Once a college art professor, oil painter Nancy Flanagan’s latest modern landscapes are visual narratives of a life lived on the East Coast. Her years residing in Michigan have compelled her to recreate within her artwork true-to-life stories of development and prosperity that end in decline and struggle.
Nancy claims the region’s sometimes rocky history is written in the architecture and landscapes she holds close to her heart, and she enjoys being introduced to a location and investigating it to its fullest before putting her artistic spin on it.
“I make images that express the energy and distress of locations and people who work to hold onto their identity and integrity in hard times,” she said.
With a view that plops you right into the midst of things, Huron Fall, Michigan, depicts a parking lot enveloped between cramped neighborhood blocks. The varying angles of the street corners, power lines and buildings remind me of what it’s like to walk around in an unfamilar city while taking in all the sights.
Even moving two steps forward on the street can significantly alter one’s perception of the area, and I think Nancy captured that feeling perfectly by recording all the little details she saw that day. With a line of sight slightly higher than the vehicles, I also like to imagine that she was basking atop the roof of her own car while plotting out the painting—a very “artist” thing to do! :)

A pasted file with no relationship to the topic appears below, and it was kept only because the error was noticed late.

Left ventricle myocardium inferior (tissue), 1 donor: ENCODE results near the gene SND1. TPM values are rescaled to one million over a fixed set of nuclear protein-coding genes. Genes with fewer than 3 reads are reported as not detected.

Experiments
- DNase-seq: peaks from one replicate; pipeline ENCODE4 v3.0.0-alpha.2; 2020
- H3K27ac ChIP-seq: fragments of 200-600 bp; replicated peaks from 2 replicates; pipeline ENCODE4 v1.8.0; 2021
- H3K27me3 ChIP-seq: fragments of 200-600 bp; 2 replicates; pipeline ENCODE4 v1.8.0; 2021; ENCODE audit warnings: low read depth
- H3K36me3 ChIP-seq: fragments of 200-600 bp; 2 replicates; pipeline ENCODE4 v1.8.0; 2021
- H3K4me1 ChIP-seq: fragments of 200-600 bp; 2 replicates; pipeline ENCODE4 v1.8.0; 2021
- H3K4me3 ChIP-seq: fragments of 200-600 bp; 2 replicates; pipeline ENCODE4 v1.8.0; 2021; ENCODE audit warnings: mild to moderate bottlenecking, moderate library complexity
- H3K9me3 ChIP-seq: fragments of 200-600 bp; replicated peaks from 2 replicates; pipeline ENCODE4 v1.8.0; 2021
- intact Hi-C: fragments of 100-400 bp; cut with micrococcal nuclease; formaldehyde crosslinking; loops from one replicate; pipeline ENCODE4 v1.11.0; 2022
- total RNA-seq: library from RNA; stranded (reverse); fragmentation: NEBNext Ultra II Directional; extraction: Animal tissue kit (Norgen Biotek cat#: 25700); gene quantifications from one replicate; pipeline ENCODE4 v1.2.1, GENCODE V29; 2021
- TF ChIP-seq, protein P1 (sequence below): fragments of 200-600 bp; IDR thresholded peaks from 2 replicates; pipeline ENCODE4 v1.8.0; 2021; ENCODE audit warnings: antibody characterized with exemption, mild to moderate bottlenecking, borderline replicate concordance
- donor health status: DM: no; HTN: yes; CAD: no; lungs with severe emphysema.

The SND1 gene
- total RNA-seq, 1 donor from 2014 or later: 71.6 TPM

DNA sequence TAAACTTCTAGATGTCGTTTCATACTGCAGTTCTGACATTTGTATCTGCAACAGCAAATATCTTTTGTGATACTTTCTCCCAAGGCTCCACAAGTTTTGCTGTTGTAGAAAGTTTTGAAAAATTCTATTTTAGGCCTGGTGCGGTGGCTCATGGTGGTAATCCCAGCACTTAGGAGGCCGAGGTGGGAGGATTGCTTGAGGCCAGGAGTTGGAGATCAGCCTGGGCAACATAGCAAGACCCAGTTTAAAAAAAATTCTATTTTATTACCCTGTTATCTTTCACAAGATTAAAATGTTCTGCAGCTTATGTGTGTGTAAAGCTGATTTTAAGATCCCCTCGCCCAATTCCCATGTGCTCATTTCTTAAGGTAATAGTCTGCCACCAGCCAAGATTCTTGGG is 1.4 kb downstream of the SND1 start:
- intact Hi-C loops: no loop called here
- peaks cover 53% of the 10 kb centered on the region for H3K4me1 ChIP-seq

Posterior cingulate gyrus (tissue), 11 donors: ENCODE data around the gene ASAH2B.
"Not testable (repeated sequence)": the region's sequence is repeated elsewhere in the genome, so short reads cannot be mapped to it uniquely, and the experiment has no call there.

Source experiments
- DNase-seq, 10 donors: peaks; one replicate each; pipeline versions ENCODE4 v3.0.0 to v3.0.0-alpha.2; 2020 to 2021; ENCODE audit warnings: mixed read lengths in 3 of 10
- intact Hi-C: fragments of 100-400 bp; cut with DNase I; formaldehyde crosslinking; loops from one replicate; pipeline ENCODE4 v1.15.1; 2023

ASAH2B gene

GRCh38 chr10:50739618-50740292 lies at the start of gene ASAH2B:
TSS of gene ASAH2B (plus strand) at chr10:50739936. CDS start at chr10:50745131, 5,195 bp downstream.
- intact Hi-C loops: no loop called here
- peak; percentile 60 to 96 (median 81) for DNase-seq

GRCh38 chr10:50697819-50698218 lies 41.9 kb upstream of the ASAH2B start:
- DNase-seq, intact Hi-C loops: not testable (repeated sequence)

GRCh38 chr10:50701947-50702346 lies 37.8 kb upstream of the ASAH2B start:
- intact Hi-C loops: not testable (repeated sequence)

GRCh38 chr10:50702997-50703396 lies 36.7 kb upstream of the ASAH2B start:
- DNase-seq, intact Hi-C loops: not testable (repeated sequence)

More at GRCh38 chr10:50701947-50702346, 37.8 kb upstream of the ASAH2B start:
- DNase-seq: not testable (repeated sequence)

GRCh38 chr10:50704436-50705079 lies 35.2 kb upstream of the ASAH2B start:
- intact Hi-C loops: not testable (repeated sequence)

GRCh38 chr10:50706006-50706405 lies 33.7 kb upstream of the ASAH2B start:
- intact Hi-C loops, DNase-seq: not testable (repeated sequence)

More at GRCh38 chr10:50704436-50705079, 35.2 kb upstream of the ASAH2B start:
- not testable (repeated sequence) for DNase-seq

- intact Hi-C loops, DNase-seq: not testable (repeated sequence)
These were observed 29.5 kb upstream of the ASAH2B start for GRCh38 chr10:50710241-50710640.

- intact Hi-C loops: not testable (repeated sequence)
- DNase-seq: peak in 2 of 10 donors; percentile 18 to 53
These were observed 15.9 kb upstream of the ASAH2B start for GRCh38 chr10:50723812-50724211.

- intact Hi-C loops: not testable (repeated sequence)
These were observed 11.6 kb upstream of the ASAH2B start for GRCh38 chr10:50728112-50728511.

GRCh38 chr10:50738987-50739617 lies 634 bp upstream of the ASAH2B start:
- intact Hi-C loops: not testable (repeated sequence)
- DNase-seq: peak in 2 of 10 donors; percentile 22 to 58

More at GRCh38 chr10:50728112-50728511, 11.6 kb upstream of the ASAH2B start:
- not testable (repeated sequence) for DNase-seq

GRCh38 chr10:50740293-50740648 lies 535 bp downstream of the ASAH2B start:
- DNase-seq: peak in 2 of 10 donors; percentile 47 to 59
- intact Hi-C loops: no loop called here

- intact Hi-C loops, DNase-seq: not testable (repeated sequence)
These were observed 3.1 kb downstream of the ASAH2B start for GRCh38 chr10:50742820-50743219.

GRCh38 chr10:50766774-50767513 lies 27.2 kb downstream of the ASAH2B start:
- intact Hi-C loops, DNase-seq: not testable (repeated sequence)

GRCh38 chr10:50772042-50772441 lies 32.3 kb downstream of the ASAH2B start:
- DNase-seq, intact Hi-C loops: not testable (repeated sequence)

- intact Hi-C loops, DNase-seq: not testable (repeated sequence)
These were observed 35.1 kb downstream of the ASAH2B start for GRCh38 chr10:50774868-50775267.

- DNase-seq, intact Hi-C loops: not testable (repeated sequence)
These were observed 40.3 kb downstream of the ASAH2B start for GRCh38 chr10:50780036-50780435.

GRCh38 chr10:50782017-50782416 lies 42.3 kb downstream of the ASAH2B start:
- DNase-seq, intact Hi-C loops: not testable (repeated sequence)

In John’s Field, Wisconsin, a similar approach is taken, but with a very different color palette (and location). Various green hues are dashed across the canvas every which way to abstractly portray rolling hills, long shadows, and tall dark trees.
In this place, all imperfections are forgiven for an open field and a fine sunny day. Naked tree limbs splay out like windmill blades, mourning fallen leaves that lay abundantly on the bright lawn. Meanwhile, a red dirt road leads the way to a white farmhouse nestled snuggly in the trees. Just looking at this painting allows you to let go of anxiety and bask in the glory of the day.
Last but definitely not least, Oyster, Connecticut was an instant favorite of mine due to its simple, yet gorgeous color and design.
The scene is representative of the oyster—humble, fresh and clean—with a composition that places the oyster in a wooden box, as if to recognize the naturalistic connection between land and sea and protect its delicate shell from harm.
Beautiful blue shadows loom over the oyster’s porcelain shell, reminiscent of the colors you’d see in an angry storm cloud sweeping across a tumultuous sea. The vivid blue coloring breathes life into the painting and reminds us of the oyster’s long, strange journey to where it is now.
Naturally, these three paintings depict just a small sample of Nancy’s work—I hope you’ll take a minute to visit her website and see the rest of her beautiful landscapes and still lifes from Michigan.
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